As we have previously blogged, if an employee fails to produce evidence of his right to work in the UK, it will not necessarily be fair for an employer to dismiss on the basis that it would be illegal to continue to employ the employee.
However, dismissal in these circumstances can still be fair if the employer has a reasonable and genuinely held belief that it would be illegal to continue to employ them and has followed a fair process.
In Afzal v East London Pizza Ltd t/a Dominos Pizza, the Employment Appeal Tribunal has decided that where the employer had dismissed an employee based on a reasonable but mistaken conclusion that he did not have the right to work in the UK, not giving the employee a right of appeal against dismissal was unfair.
The employer was aware that Mr Afzal had the right to work in the UK until 12 August 2016. The employer twice asked him to provide evidence that he had the right to work in the UK beyond that date. On 12 August 2016, Mr Afzal sent an email to his employer with attached evidence of his application to the Home Office. In fact, that application had automatically extended his right to work. The employer could not open the attachments with the evidence and dismissed him on the basis that continuing to employ him would have been illegal. They did not give him the right to appeal.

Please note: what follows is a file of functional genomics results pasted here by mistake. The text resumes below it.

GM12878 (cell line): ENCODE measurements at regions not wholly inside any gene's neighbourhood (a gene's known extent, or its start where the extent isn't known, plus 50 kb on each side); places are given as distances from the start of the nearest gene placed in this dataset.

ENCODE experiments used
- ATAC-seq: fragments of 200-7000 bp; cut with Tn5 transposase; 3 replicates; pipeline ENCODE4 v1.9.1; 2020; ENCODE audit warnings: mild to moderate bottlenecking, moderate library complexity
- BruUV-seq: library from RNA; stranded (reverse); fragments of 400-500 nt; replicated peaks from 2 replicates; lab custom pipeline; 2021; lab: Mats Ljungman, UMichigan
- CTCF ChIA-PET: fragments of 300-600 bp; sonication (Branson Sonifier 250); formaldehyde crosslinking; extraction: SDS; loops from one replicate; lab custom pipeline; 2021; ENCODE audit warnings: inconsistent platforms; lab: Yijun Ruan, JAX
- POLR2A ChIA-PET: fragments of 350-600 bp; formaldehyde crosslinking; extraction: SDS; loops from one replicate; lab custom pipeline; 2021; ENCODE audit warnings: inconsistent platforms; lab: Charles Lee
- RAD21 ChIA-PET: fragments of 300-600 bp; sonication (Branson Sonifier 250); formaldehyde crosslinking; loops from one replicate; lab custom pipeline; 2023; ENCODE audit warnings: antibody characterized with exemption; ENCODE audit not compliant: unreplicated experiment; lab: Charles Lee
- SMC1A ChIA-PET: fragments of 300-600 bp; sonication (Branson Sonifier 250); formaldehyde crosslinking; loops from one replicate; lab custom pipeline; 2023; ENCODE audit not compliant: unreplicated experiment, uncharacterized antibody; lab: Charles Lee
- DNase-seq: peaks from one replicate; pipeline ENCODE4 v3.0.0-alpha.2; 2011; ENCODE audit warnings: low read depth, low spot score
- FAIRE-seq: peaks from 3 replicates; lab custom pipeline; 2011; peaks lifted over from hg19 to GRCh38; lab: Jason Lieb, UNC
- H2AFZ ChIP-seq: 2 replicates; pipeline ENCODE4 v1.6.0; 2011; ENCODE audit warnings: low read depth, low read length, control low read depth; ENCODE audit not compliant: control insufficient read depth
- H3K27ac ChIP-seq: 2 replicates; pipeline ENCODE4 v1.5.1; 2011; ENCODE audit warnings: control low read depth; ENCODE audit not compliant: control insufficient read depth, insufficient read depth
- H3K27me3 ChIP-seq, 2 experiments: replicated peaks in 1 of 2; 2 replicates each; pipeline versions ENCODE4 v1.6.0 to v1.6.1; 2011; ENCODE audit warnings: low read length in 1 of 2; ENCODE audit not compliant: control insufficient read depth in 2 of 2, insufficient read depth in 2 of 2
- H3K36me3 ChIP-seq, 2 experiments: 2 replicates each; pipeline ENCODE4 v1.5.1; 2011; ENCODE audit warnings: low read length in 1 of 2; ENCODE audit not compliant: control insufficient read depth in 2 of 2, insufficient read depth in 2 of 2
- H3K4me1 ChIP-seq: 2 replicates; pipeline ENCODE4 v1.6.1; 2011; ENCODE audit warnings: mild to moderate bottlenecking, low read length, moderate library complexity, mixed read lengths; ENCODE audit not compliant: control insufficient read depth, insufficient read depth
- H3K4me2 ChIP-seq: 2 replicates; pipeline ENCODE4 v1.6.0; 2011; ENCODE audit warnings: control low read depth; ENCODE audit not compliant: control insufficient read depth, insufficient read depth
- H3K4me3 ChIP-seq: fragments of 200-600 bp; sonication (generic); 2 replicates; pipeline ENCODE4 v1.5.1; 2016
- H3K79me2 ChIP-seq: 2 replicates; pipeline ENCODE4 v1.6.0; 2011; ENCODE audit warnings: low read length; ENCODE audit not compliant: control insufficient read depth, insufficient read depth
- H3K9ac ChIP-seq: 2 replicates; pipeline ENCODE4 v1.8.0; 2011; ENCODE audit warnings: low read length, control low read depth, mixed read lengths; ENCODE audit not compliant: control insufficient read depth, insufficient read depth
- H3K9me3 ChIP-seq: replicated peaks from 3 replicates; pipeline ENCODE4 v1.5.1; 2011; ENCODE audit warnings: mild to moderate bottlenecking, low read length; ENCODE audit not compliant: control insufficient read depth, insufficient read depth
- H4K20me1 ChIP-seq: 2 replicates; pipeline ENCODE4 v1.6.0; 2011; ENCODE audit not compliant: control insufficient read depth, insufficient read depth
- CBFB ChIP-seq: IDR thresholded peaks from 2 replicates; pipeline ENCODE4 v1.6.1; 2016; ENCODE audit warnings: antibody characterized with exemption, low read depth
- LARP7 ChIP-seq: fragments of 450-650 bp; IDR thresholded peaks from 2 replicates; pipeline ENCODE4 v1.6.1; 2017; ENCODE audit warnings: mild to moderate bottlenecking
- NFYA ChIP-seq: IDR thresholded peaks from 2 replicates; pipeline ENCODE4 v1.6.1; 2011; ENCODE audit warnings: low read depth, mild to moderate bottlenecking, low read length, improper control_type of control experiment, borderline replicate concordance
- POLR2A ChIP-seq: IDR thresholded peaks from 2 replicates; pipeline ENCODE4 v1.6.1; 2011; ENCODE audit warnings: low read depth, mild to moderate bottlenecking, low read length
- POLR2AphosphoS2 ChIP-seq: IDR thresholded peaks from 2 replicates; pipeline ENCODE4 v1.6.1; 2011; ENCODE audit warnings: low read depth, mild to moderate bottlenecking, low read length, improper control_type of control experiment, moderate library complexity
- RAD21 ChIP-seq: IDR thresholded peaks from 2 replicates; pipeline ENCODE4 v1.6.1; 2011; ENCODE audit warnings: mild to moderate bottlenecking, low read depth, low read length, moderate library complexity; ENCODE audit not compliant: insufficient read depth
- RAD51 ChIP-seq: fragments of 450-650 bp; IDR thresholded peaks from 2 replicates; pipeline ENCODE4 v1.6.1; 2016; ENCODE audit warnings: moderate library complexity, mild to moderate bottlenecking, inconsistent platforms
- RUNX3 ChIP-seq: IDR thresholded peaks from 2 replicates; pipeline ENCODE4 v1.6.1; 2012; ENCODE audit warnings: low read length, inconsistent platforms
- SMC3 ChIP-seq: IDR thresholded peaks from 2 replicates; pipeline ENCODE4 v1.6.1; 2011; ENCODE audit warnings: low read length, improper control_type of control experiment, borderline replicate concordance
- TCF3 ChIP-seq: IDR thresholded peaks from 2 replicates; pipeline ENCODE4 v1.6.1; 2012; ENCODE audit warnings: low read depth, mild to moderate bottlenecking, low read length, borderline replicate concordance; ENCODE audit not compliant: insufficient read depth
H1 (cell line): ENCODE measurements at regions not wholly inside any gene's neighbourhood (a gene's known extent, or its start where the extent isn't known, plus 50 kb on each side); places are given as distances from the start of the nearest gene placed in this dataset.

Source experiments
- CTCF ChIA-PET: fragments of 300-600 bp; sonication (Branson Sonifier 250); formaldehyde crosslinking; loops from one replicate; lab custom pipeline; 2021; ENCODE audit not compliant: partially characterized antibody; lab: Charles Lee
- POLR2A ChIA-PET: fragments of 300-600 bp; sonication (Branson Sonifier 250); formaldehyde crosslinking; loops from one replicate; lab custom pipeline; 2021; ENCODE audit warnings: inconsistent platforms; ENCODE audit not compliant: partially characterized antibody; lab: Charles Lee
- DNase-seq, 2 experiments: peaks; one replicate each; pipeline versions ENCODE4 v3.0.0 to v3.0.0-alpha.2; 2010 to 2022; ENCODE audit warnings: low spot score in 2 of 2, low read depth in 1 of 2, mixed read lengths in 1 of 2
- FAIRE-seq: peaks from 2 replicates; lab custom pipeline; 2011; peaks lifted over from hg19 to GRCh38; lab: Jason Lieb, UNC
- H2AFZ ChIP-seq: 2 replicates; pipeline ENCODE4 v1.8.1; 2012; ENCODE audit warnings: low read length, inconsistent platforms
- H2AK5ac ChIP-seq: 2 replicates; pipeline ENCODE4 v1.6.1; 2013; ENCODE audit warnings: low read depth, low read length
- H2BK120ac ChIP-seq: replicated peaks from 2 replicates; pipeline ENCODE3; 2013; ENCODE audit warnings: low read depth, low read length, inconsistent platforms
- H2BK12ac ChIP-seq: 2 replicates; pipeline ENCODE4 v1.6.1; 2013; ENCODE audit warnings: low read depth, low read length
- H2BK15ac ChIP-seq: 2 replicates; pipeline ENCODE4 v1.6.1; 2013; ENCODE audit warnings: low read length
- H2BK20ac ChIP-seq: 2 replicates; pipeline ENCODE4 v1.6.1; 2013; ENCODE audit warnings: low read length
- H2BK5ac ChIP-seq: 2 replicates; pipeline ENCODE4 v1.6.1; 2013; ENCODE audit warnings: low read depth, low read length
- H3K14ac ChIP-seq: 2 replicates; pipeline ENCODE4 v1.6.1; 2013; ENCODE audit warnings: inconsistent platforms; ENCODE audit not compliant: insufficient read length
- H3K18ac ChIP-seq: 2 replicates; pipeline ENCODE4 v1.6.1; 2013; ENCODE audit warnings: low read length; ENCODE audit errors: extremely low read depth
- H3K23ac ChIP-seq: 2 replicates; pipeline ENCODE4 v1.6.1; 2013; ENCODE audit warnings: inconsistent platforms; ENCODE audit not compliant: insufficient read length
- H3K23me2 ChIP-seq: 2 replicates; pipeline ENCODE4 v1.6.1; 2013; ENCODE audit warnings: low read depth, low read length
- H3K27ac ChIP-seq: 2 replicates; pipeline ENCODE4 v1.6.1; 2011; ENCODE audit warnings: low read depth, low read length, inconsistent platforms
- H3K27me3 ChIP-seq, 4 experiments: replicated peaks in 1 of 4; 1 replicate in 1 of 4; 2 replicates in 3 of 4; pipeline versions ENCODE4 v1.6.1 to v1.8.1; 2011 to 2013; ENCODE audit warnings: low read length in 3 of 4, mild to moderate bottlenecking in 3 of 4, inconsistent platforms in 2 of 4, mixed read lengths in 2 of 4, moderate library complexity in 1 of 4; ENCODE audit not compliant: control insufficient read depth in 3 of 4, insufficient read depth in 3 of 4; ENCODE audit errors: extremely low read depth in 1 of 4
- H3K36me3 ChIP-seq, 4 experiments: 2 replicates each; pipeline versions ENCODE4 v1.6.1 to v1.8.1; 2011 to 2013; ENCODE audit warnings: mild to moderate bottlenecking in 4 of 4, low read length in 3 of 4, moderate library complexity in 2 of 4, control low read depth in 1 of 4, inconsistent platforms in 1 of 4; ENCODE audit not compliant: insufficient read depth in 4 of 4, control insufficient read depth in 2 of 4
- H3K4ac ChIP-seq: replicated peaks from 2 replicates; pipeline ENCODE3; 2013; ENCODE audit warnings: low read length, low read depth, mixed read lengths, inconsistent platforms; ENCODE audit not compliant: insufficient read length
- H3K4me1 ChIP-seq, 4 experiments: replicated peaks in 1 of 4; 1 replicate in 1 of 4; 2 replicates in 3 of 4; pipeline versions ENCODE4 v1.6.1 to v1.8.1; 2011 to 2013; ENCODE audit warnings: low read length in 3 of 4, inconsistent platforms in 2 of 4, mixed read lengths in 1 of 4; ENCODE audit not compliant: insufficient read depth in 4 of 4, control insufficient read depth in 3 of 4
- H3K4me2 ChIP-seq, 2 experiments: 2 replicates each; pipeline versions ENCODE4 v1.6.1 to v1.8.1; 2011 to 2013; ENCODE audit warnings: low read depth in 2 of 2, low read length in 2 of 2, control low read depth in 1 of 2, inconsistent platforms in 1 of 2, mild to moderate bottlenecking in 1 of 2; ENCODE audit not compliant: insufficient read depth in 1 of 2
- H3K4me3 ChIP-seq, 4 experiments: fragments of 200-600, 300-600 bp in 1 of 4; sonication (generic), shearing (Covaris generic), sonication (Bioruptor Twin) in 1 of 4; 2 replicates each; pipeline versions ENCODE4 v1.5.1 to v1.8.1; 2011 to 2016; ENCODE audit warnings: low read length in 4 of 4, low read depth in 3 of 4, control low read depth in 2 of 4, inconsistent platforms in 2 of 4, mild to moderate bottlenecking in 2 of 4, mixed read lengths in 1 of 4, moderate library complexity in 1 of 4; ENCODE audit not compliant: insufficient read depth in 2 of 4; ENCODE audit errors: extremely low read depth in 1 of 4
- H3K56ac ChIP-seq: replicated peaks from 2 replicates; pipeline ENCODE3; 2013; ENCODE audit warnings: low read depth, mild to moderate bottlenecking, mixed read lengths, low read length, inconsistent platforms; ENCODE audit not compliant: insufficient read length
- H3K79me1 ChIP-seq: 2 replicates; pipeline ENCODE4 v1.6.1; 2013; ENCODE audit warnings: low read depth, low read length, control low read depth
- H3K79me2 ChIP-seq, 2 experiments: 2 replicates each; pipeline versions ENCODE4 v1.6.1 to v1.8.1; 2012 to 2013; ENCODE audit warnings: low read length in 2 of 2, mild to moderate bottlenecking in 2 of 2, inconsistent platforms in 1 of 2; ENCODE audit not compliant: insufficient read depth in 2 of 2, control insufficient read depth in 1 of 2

The ET found that this did not make the dismissal unfair on the basis that new evidence would not have undermined the reasonableness of the employer’s belief at the time of dismissal.
The EAT rejected that, deciding that that the whole of the process, including the right to an appeal, was relevant to the question of fairness.
Employers are understandably concerned not to risk employing individuals without the right to work in the UK because this leaves them liable to fines of £20,000 per illegal employee and the loss of trusted visa sponsor status. The important thing for employers to understand is that they can stay within the law in these circumstances by dismissing in this way, providing they follow a fair process, including giving a right to appeal. This would have meant the employer was not risking prosecution or penalty.